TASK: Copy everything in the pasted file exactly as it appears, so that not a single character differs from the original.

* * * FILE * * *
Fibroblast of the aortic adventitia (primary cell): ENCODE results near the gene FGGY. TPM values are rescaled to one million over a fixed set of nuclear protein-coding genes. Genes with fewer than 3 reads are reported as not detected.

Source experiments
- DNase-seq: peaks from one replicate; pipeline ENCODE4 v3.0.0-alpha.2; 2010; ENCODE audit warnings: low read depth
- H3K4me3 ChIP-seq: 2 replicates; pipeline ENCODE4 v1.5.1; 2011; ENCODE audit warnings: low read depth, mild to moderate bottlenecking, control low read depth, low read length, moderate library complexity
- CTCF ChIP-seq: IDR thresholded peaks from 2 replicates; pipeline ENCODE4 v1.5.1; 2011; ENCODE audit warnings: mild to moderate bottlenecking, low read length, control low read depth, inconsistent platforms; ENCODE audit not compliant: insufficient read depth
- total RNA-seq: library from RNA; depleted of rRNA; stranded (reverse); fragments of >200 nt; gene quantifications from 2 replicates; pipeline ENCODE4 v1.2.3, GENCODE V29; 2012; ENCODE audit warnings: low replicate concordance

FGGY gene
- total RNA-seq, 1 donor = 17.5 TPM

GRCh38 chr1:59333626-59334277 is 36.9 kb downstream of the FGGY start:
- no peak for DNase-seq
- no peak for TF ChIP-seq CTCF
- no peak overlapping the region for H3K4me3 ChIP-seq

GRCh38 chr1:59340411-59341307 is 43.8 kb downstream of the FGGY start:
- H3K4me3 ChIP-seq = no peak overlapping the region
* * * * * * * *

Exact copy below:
Fibroblast of the aortic adventitia (primary cell): ENCODE results near the gene FGGY. TPM values are rescaled to one million over a fixed set of nuclear protein-coding genes. Genes with fewer than 3 reads are reported as not detected.

Source experiments
- DNase-seq: peaks from one replicate; pipeline ENCODE4 v3.0.0-alpha.2; 2010; ENCODE audit warnings: low read depth
- H3K4me3 ChIP-seq: 2 replicates; pipeline ENCODE4 v1.5.1; 2011; ENCODE audit warnings: low read depth, mild to moderate bottlenecking, control low read depth, low read length, moderate library complexity
- CTCF ChIP-seq: IDR thresholded peaks from 2 replicates; pipeline ENCODE4 v1.5.1; 2011; ENCODE audit warnings: mild to moderate bottlenecking, low read length, control low read depth, inconsistent platforms; ENCODE audit not compliant: insufficient read depth
- total RNA-seq: library from RNA; depleted of rRNA; stranded (reverse); fragments of >200 nt; gene quantifications from 2 replicates; pipeline ENCODE4 v1.2.3, GENCODE V29; 2012; ENCODE audit warnings: low replicate concordance

FGGY gene
- total RNA-seq, 1 donor = 17.5 TPM

GRCh38 chr1:59333626-59334277 is 36.9 kb downstream of the FGGY start:
- no peak for DNase-seq
- no peak for TF ChIP-seq CTCF
- no peak overlapping the region for H3K4me3 ChIP-seq

GRCh38 chr1:59340411-59341307 is 43.8 kb downstream of the FGGY start:
- H3K4me3 ChIP-seq = no peak overlapping the region